Preparing for Birth and Common Fears
Updated: Aug 24
Having a baby can be a wonderful and joyful experience. Many women have strong ideas about how they want their babies to be born. Society might however suggest that some types of labour are ‘better’ then others. This creates a lot of expectations for women and can lead to difficult or even traumatic birth experiences (see our article about difficult birth experiences here).
Being prepared for your labour is a key part of pregnancy and during counselling we have seen some women want to know ‘every-single-detail’ of what will happen in the labour and some women who are more likely to avoid this in order to manage their anxiety.
We know that local hospitals will usually provide free programs for expecting parents so that they can mentally prepare for what will happen during labour. They will usually tour the labour ward, help women visualise where they will give birth and talk through the different options when women do go into labour. There are also birthing courses that you can purchase that talk through specific birthing strategies (examples of these include Calm Birth). These courses can help couples to become more informed about labour and what their options might be. It is very common for labour to progress in ways that are unexpected, and these courses can help to empower women and their partners to feel confident in expressing their wishes during the process.
Whether you choose to pay for a course or attend hospital provided courses, they aim to do several things. Mainly, the courses provide:
- Education about what to expect during labour so that you can make informed choices.
- Information about the various ways that women give birth including vaginal, with medication, in water, elective C-Sections etc, in order to normalise these.
- Education to families about the various things that might occur during labour that could become emergency situations.
- A roadmap of what to expect in the hospital, during the process of labour and in the following days.
A key message to take away from this information is that there is no one right way to birth your baby. You might have a plan that outlines your ideal labour, but it is important to keep in mind the end goal and be guided by the health professionals assisting you.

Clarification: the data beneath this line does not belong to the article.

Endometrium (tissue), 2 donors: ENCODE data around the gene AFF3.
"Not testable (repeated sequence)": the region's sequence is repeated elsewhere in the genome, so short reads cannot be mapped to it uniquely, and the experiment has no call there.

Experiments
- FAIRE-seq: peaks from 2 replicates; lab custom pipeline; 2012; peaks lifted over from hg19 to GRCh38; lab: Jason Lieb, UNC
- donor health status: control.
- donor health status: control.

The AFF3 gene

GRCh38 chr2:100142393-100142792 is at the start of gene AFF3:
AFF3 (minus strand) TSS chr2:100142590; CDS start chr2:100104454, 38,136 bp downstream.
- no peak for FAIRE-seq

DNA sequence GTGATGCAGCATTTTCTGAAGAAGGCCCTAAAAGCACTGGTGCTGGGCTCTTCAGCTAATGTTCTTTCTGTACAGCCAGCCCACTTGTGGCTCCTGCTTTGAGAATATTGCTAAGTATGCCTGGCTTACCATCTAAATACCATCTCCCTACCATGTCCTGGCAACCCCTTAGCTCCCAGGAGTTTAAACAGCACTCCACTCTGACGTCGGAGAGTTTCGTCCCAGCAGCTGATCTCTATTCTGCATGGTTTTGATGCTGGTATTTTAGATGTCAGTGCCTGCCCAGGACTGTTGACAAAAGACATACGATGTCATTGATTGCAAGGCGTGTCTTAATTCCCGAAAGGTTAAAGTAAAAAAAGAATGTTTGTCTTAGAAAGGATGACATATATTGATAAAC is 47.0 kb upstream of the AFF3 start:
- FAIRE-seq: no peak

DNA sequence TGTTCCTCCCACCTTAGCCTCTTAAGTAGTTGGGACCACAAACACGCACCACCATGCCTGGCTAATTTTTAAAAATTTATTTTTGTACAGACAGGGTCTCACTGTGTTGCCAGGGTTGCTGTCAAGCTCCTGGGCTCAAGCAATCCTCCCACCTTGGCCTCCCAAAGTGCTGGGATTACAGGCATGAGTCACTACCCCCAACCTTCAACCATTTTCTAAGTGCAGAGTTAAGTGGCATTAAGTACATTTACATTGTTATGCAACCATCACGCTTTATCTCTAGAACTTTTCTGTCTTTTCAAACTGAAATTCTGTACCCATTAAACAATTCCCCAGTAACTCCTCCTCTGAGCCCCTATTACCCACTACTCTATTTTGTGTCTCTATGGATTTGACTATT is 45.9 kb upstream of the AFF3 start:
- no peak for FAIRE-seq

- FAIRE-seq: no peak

While there are specialist education programs that can help you to understand labour, sometimes this does not remove the feelings of fear and terror related to giving birth. Many women report that they fear the pain, they worry about tearing or permanent damage to their bodies, fear of specific procedures (like spinal blocks, emergency c-section, episiotomy), losing control during labour and/ or being unable to cope. Many women also fear that they will die or that their baby will not survive. Another very real fear for expecting mothers (especially in recent months) is the fear of being alone during the labour.
Women might also have a prior traumatic birth experience that is contributing to their fear about an upcoming labour, especially when there has been serious risk to them or their baby in previous labours. In cases where the birth has been particularly traumatic (prolapsed cord; unplanned Caesarean section; postpartum haemorrhage; induction; use of vacuum extractor or forceps to deliver the baby; rapid delivery; severe toxaemia; manual removal of placenta; premature birth; separation from infant in NICU; feelings of powerlessness, poor communication and/or lack of support and reassurance during the delivery) women may in fact develop PTSD symptoms which can be very difficult to manage in subsequent pregnancies if left untreated.
These fears (whilst common) can be very distressing for you especially as the due date approaches. We know that symptoms can also worsen over time and may lead to panic attacks, avoidance of people, places and things or the development of obsessive thoughts/ behaviours. It is understood however that Cognitive-Behavioural treatments (CBT) are the gold-standard in terms of treatment for these fears and anxieties about labour. Being able to talk about these worries can help you to process and understand your concerns as well as develop strategies that you can use ‘in-the-moment’ when anxiety becomes overwhelming. Talking to a perinatal psychologist who is well-versed in CBT can help you to have a greater quality of life during your pregnancy and help you to manage your anxiety once the baby has arrived.